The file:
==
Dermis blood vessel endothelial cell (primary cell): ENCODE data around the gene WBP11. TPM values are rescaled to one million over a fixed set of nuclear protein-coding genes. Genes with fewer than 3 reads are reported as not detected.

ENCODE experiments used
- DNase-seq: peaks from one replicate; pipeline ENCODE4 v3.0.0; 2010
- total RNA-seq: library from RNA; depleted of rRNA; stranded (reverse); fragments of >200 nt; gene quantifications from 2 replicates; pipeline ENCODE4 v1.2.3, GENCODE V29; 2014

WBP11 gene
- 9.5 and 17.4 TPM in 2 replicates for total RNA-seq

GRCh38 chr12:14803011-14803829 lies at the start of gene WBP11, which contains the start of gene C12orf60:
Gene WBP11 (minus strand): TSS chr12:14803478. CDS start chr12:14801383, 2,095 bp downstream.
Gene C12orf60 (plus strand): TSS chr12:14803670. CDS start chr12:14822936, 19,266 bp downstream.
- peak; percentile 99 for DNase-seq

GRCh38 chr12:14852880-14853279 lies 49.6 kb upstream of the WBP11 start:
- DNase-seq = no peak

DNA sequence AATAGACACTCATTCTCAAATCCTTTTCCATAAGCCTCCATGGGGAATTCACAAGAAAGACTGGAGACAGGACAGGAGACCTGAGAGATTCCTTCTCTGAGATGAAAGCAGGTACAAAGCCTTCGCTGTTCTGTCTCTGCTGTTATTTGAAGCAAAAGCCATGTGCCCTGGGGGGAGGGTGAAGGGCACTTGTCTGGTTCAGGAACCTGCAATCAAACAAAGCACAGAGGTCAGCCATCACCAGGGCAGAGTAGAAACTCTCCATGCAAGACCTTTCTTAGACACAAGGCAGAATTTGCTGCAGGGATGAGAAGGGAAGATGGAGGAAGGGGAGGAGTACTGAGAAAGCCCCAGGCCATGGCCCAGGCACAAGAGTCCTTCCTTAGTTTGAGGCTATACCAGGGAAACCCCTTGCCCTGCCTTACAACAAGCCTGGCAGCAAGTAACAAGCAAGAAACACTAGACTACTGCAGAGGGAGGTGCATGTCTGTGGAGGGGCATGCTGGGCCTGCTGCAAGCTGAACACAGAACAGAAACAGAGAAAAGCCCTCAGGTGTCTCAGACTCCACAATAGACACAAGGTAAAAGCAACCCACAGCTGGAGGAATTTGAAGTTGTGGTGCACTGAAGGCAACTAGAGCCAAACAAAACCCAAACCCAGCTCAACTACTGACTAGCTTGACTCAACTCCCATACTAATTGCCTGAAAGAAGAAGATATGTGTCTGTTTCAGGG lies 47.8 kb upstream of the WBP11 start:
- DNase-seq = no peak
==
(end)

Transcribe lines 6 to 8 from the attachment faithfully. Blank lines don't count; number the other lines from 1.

- 9.5 and 17.4 TPM in 2 replicates for total RNA-seq

GRCh38 chr12:14803011-14803829 lies at the start of gene WBP11, which contains the start of gene C12orf60:
Gene WBP11 (minus strand): TSS chr12:14803478. CDS start chr12:14801383, 2,095 bp downstream.